We’ve had an awful lot of rain recently and the ground is thoroughly soaked. I wondered whether I’d be better to use my pedal powered boat for exercise since the mountain biking trails would be in a bad state.
There were many years when I had the alternative of mountain biking or running but when I sold my business I found myself with daylight hours for exercise so ran very little, to the point where the only running I’ve done for many years has been to catch up with the dog and keep him out of trouble. Having built and developed my boat this year I now have a viable alternative but chose to ride my bike today. It’s obvious that, rain or shine, the water is equally wet but I have to get to the local canal first and the latter part of the route could be muddy with soaking weeds hanging over the path. In addition, if the heavens did open, the bike would still be a less unpleasant option. It would have been foolish to venture off road to collect vast amounts of mud on bike and clothing so it would have to be a road ride.
To go somewhere towards the mountain biking experience I like to put some steep hill climbing into a road based ride and I’ve often circumnavigated our local hill, Healey Nab. Here you need to climb to 791 feet looking down on the Anglezarke reservoir, which is over 100 feet higher than the summit of the Nab with a continuous 300 feet climb in 0.8 miles. The average gradient is only 1 in 14 but the first half of the ascent is around 1 in 8 (12%). Even with mountain bike gearing you need to get up out of the seat to vary the way you utilise your muscles. I felt some fatigue riding in the saddle but then stood on the pedals for a while until I again felt the effort. Returning to a seated position I was fresh again. Varying between seated and standing is a big help on a steep climb. At the top I stopped for a picture.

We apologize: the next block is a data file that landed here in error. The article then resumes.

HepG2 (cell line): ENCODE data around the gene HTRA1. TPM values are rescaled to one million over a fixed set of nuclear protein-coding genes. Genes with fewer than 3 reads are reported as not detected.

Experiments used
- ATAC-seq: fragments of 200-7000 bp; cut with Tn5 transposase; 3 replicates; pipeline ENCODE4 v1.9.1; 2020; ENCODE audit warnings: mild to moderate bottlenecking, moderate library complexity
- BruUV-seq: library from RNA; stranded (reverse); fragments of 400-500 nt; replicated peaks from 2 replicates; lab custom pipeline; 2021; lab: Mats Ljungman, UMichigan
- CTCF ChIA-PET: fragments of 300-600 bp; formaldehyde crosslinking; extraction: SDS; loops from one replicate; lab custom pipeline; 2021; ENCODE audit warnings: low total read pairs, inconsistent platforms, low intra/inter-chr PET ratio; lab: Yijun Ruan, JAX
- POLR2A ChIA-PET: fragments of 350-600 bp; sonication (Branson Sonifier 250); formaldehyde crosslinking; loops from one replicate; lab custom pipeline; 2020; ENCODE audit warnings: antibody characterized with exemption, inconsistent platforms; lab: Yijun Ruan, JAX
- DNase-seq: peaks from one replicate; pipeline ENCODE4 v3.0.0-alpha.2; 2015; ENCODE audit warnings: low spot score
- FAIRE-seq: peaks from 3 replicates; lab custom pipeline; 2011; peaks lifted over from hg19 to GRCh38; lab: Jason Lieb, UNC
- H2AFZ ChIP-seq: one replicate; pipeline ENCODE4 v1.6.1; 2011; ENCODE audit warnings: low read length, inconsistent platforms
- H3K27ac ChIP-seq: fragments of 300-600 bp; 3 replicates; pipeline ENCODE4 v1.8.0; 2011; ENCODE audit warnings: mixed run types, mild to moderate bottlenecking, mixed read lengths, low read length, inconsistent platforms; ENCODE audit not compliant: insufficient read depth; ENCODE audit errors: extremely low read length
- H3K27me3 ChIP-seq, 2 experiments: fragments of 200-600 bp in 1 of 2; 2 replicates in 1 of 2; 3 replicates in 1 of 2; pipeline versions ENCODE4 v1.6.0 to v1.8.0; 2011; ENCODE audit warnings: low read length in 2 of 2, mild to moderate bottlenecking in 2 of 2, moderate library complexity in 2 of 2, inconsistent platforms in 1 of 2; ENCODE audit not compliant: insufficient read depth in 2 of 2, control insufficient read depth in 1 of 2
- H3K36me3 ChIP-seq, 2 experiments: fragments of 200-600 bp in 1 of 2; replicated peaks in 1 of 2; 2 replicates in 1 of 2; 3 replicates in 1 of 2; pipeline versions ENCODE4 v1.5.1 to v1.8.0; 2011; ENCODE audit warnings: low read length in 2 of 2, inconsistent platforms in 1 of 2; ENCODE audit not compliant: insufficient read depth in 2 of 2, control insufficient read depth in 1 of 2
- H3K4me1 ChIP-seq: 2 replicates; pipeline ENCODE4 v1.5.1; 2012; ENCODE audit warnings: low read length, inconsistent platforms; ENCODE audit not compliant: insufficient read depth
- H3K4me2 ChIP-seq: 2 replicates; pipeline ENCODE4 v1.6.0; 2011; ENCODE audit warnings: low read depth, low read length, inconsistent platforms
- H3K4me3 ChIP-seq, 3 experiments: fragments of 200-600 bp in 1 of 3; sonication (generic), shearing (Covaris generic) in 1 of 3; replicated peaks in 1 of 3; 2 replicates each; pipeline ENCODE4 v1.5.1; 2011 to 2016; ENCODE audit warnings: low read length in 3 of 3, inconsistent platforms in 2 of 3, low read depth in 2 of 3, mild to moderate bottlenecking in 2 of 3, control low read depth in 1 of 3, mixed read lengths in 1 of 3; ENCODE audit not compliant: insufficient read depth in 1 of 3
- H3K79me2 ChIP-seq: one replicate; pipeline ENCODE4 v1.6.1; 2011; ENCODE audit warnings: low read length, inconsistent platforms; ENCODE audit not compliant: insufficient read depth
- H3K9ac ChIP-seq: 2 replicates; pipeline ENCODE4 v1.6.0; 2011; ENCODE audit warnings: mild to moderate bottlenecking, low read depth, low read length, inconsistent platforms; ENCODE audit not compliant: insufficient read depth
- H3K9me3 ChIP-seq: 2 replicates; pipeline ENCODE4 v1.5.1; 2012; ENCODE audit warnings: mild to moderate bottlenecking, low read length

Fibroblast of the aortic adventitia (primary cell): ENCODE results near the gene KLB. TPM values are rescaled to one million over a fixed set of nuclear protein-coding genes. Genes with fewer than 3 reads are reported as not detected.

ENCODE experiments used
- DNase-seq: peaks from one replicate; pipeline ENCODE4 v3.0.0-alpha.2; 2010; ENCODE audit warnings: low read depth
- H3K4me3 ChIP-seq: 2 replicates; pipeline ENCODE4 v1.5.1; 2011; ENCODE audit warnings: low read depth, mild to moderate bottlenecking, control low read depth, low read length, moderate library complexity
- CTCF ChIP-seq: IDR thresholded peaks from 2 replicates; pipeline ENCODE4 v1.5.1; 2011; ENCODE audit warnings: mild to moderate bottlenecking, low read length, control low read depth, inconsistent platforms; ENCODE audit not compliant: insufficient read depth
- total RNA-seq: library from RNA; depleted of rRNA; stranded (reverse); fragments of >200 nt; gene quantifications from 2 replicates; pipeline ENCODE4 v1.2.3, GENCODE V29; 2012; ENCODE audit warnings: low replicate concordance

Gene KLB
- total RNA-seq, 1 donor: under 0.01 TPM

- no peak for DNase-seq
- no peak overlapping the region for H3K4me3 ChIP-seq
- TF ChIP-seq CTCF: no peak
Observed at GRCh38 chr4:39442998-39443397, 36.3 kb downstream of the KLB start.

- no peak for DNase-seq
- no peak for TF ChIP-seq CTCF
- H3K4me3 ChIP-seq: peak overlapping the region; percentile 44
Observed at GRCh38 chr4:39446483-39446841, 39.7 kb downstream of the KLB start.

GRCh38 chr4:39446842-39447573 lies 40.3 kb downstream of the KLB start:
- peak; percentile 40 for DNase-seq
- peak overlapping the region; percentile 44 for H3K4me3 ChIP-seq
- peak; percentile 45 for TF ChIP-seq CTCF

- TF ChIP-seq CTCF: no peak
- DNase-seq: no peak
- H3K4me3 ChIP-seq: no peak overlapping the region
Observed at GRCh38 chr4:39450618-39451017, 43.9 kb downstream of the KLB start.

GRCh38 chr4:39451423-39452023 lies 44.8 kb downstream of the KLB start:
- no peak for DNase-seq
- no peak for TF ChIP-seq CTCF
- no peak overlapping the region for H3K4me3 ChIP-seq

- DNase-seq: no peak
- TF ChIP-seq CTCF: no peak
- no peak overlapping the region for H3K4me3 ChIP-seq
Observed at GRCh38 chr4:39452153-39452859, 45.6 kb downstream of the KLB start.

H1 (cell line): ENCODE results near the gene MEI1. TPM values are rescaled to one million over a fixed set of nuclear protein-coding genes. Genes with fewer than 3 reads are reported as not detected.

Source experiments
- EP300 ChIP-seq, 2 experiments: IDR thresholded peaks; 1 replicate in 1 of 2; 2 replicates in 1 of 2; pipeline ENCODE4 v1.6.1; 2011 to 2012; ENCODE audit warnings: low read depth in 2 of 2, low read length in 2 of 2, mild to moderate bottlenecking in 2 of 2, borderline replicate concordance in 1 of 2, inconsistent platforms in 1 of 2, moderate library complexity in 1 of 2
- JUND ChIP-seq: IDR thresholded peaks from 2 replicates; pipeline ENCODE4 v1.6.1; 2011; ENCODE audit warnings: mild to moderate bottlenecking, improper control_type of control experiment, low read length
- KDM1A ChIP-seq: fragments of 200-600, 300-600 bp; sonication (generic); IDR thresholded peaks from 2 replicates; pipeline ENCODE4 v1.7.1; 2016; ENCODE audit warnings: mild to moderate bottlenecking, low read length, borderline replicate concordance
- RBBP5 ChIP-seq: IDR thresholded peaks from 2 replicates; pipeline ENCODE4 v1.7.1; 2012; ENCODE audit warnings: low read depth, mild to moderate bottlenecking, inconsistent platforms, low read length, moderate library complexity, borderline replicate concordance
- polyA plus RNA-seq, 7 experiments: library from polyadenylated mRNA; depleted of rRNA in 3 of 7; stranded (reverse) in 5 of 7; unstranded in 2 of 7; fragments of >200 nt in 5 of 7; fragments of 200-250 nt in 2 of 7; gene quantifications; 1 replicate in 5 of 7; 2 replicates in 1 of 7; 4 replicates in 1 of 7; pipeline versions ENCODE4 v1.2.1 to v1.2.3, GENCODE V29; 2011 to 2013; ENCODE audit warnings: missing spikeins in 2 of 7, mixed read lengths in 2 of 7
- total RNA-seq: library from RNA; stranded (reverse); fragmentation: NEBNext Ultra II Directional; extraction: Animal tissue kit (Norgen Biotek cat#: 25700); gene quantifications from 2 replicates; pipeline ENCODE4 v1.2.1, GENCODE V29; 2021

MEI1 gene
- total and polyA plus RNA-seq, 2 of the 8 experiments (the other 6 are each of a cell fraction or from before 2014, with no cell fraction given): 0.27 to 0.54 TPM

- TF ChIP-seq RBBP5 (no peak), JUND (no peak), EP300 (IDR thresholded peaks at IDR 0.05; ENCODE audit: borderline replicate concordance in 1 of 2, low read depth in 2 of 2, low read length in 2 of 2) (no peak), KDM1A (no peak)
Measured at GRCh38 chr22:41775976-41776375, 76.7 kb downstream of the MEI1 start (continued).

Now I had a descent exactly the same height as the ascent. I know this because I started to climb at one end of the reservoir and dropped to the opposite end. After this it’s an undulating rural route back home. I was noticing the gaps between the gears on my recently replaced transmission. I chose a transmission with a 10 speed cassette at the rear but only one chainring at the front. The overall range of gearing is less than the old 3 X 10 which it replaced but the gaps between gears on the wide range 11-46 tooth cassette are bigger. It’s strange how when I’m off road I always seem to have the right gear but on a road ride I feel like I need an in between ratio. It shows that I’m concentrating on different things in the 2 environments and I have to say that I’m a much bigger fan of the dirty option. Still I got a useful workout in a short 54 minutes of riding time. I’m not sure when I’ll get off road again since even with improving trail conditions I’ll be keen to get out in the boat before it’s too cold for that to be an appealing option.